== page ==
The late Sir Roger Scruton once wrote about the “religious imposter” Tartuffe, an archetypal character from a play by the seventeenth-century French comedic playwright Molière. “Tartuffe is not simply a hypocrite,” Scruton said, “who pretends to ideals that he does not believe in. He is a fabricated person, who believes in his own ideals since he is just as illusory as they are.” The infinite avatars we can create behind the apps on our screens make our true selves easier to ignore; and among Christian leaders, these fakers prop up a culture of deceit that leads to systemic failure.
In July 2021, Catholics learned about the secret life of Monsignor Jeffrey Burrill, who resigned as General Secretary of the United States Conference of Catholic Bishops, after it came to light that he was a frequent user of the gay hook-up app, Gridr. At the time, there was legitimate disagreement in the Catholic world surrounding the investigation and publicizing of Burrill’s moral failures.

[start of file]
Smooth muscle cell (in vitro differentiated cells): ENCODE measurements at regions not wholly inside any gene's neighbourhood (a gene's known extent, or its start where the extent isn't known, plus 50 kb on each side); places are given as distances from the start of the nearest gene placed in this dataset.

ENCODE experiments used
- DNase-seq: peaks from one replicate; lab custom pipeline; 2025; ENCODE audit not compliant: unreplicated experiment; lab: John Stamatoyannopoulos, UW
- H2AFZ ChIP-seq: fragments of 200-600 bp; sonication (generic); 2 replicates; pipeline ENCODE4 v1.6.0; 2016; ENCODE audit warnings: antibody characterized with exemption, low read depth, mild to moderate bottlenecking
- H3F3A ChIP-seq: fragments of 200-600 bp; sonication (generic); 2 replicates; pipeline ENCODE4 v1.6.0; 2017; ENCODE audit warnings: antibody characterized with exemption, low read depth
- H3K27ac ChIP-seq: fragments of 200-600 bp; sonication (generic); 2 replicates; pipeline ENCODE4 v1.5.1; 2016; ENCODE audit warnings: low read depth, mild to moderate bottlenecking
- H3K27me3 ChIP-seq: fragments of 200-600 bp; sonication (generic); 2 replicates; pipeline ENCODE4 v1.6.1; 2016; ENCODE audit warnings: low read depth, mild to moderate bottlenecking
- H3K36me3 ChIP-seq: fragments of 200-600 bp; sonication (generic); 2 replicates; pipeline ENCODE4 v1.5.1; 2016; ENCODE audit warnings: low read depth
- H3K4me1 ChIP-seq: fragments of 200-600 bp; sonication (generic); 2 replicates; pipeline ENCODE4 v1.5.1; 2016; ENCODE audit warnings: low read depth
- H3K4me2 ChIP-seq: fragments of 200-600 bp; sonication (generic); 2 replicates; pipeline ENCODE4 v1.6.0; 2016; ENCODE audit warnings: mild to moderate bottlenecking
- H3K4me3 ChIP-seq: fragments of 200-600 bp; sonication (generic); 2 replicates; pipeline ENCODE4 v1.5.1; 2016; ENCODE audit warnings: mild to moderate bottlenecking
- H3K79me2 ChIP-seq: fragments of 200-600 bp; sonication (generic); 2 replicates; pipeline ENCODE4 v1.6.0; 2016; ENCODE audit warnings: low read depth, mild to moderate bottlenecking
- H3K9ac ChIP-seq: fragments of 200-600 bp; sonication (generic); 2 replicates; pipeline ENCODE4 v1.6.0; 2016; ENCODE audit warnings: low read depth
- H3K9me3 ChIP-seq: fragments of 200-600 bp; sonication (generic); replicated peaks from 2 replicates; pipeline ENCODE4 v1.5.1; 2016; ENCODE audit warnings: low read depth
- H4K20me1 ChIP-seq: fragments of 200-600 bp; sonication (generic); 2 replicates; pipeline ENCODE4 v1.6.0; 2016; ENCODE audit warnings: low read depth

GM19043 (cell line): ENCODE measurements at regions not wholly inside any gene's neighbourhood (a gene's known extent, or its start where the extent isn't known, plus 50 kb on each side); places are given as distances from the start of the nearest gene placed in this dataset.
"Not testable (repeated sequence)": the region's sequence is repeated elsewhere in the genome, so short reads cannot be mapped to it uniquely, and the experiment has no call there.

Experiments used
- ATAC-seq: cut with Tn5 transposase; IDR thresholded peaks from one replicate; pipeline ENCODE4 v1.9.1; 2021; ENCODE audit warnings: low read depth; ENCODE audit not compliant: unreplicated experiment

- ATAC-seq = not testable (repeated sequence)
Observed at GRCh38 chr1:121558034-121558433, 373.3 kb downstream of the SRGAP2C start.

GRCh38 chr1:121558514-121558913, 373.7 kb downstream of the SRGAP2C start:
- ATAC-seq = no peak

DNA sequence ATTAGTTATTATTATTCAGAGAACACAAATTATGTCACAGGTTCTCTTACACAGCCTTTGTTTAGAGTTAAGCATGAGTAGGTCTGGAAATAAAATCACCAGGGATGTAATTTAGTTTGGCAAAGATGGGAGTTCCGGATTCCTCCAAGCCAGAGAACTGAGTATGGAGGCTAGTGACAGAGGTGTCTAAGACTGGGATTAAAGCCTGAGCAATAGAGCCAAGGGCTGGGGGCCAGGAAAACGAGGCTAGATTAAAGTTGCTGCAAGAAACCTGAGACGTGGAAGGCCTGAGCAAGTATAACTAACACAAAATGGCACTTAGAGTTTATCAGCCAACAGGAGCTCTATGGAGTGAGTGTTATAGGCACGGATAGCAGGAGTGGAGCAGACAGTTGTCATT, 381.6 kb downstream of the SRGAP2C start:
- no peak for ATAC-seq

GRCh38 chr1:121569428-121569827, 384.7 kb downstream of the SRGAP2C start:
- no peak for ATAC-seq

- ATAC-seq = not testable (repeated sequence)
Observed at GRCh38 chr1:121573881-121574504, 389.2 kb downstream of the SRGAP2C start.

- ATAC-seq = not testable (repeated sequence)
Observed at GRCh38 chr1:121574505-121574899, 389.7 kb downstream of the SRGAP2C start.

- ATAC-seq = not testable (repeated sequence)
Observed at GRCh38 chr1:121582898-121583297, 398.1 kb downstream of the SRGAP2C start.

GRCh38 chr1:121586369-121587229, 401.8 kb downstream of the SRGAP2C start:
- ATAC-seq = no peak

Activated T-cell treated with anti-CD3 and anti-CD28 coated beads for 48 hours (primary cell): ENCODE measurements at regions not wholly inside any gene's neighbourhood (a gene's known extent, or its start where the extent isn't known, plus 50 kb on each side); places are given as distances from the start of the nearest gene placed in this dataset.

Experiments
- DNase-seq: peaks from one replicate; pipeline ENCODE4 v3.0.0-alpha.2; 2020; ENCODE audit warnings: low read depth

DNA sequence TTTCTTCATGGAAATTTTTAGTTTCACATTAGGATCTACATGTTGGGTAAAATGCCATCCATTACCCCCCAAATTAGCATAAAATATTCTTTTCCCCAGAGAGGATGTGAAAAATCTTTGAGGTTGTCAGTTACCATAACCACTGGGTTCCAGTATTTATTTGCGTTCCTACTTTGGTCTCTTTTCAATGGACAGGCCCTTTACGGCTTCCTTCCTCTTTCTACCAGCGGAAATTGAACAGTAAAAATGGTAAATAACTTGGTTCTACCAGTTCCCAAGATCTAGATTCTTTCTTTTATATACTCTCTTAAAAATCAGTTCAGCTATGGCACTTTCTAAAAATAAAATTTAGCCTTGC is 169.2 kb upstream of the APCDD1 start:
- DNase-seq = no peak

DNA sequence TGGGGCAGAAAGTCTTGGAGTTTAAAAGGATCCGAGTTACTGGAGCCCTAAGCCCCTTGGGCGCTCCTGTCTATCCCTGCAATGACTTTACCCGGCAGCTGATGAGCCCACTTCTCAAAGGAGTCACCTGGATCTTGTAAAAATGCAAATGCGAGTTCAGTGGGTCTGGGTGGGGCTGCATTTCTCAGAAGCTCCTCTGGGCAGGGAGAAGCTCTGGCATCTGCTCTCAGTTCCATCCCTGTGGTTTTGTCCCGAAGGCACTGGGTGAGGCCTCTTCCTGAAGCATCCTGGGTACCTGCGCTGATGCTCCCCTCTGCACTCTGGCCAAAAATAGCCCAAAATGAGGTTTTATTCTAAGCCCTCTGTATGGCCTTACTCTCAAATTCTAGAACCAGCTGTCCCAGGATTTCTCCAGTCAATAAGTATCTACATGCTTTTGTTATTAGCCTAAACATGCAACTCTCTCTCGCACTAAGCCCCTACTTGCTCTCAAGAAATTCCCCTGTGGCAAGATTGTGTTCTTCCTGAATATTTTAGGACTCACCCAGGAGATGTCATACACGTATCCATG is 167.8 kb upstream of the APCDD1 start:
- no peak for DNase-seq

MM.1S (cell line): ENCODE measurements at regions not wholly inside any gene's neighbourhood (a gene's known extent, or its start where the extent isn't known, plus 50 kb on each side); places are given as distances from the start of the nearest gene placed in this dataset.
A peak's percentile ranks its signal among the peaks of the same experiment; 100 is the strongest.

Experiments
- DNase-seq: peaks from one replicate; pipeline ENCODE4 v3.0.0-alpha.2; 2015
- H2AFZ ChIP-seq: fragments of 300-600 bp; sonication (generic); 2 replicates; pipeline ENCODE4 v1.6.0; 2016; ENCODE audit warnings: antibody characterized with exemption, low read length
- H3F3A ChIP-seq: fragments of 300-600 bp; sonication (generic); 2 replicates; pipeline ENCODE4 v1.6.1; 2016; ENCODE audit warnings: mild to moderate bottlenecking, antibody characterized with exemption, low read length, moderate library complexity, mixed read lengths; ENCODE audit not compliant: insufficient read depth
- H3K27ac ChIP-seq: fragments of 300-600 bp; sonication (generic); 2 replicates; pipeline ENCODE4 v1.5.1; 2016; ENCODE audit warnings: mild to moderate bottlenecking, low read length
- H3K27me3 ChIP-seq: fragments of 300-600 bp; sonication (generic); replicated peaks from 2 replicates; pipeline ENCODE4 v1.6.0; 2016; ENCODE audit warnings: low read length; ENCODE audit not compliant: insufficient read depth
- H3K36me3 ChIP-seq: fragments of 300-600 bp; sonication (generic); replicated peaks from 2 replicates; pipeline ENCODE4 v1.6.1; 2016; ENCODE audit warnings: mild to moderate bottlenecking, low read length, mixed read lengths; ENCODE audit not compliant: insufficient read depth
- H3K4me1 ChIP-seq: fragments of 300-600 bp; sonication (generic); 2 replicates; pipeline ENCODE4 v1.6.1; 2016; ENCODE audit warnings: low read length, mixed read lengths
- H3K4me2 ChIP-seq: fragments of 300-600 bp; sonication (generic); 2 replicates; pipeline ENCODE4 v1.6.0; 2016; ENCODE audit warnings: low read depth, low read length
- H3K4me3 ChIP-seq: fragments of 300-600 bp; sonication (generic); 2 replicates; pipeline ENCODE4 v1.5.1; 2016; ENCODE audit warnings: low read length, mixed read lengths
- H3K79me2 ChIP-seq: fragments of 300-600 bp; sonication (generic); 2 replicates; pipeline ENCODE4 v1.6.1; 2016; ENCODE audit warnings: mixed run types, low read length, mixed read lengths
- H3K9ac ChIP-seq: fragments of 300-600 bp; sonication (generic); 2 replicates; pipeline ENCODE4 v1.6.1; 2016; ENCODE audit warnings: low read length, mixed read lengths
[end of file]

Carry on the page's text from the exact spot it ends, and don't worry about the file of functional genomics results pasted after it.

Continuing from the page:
But whether we should know about Burrill’s misdeeds is now beside the point. We know. And less than a year after Burrill’s demise, his bishop, The Most Reverend William Patrick Callahan, announced Burrill would be returning to public ministry as Parochial Administrator of St. Teresa of Kolkata Parish in the Diocese of La Crosse, Wisconsin.
While we should all rejoice for Burrill to be reconciled to Christ and the Church, we should also be appalled to see him leading the people of God at the altar and in the pulpit again. We all understand that priests are in short supply, but we will just have to soldier on without men like Monsignor Burrill at the altar.
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